A New York man was sentenced to two years in prison last week after he plead guilty to attempting to illegally purchase a firearm at a gun show in Richmond, Virginia on July 7.
According to the Richmond Times-Dispatch, the case is “being touted as a key example of the cooperation between licensed firearm dealers and police in stopping prohibited gun sales.”
Apparently 27-year-old Lamont Reaves, who has a felony crack cocaine offense and other previous gun related charges, is unable to legally purchase a firearm, but attempted to do so anyway at the Virginia gun show. Not only did he not get a gun, but the dealers he tried to buy from contacted the authorities to alert them of what he was trying to do.
According to witnesses, Reaves went from table to table at the gun show trying to get someone to sell him a gun privately without a background check. The venders refused to sell to him and several of the federally licensed firearms dealers contacted state trooper D.M. Sottile, who works closely with the FFL’s during gun shows. Sottile identified Reaves, verified that he was a convicted felon and subsequently arrested him.
Sottile stated that several of the dealers were also willing to testify against Reaves had the case gone to trial.
The prosecutor in Reaves’ case and former police officer, Robert C. Cerullo, used this case as a prime example of the cooperation between law enforcement and federally licensed firearms dealers in an effort to keep guns out of the wrong hands.
Sottile also stated that he and other state troopers have developed relationships with firearms dealers at the gun shows, which has been instrumental in reducing illegal gun sales.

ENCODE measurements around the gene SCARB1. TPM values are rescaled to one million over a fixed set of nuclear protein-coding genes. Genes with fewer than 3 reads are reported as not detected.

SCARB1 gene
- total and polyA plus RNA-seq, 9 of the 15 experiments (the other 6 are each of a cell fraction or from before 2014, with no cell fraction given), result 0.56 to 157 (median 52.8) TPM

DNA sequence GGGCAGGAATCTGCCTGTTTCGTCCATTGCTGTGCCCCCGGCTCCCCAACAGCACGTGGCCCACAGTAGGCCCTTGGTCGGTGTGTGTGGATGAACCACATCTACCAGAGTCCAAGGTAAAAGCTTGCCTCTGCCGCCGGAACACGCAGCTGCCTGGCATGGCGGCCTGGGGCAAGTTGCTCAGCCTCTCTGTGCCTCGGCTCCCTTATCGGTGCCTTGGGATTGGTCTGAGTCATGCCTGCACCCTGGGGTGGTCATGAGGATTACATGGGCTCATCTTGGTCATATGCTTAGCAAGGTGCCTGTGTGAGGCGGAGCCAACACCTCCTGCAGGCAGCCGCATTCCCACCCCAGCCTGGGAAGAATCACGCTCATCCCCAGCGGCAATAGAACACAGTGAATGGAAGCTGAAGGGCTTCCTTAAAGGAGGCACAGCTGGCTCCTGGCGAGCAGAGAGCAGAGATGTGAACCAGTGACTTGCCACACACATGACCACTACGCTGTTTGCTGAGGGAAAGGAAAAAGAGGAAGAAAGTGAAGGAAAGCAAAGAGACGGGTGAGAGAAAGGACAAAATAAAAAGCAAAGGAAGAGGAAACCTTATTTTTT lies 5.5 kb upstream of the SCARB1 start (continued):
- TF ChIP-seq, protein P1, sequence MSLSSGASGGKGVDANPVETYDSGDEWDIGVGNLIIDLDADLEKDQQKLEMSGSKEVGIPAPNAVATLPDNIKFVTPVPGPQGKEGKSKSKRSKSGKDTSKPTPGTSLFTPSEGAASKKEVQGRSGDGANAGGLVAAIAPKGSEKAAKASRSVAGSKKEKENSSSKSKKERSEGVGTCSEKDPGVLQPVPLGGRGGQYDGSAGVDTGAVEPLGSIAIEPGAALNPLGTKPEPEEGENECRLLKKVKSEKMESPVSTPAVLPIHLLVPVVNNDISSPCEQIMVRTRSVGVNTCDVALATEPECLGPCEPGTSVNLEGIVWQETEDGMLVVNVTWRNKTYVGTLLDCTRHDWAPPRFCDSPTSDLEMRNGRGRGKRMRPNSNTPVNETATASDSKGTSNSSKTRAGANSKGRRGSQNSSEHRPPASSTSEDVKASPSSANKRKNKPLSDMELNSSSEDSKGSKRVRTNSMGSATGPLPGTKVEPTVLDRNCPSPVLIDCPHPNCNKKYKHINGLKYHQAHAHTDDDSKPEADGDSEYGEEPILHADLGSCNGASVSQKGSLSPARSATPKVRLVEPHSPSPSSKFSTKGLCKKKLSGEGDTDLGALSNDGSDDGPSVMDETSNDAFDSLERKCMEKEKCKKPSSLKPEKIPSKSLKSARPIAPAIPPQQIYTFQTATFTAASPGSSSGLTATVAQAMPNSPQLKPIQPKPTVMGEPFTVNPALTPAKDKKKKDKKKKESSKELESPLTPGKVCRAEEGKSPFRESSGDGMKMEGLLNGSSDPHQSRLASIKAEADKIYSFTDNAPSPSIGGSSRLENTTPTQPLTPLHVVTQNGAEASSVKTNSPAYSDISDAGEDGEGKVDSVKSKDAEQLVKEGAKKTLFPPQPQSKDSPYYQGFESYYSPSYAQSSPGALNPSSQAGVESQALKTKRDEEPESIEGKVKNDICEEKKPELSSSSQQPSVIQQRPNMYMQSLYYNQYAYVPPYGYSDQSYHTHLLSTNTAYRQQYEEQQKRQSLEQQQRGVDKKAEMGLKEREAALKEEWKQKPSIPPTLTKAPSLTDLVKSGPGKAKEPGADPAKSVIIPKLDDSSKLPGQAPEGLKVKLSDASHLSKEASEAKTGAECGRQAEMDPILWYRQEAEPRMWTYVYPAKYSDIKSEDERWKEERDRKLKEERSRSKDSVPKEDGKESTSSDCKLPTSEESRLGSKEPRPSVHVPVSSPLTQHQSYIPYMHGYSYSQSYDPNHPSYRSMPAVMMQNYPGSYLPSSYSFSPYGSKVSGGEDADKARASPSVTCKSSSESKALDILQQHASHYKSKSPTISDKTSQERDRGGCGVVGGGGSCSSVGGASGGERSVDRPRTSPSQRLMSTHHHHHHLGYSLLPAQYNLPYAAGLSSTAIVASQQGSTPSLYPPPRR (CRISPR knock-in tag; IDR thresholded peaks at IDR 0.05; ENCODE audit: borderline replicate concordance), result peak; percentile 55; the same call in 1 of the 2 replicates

“Licensed gun dealers play a major role in stopping illegal gun purchases, especially straw purchases,” in which one individual makes a purchase for another individual because that individual cannot legally make the purchase themselves, Sottile said.
“In my experience at gun shows and licensed firearms storefronts throughout the Richmond area, dealers have contacted me if they suspect someone — through his or her conversation with the customer or the customer’s odd behavior — is attempting to make an illegal purchase.” Sottile added. “I can’t thank the dealers enough with whom I work with for their help in aiding in criminal prosecution.”
Virginia state law – like many other states – currently allows the purchase of firearms through a private party without a background check. Gun control advocates have long used this as an example of where guns wind up in the hands of those in which they don’t belong and they therefore push for background checks with every single gun purchase, including those made at gun sales through private sellers, what’s commonly known as the “gun show loophole.”
Of course, gun rights advocates argue that these sales make up only a very small percentage of overall purchases and that most responsible gun owners take steps to ensure that they are not selling to an individual who has had their rights to gun ownership revoked, such as convicted felons and those involuntarily committed for mental illness.
But it’s difficult to say how prominent these transactions are since they aren’t tracked.
“I’ve heard the argument from Mayors Against Illegal Guns, but how does anyone say whether they are numerous or not if we don’t track it?” Cerullo said. “They say it happens all the time. Maybe. But then maybe not.”
Nonetheless, the continued cooperation between federally licensed firearms dealers and law enforcement will ensure that individuals like Reaves will not simply walk into a gun show and illegally purchase a firearm.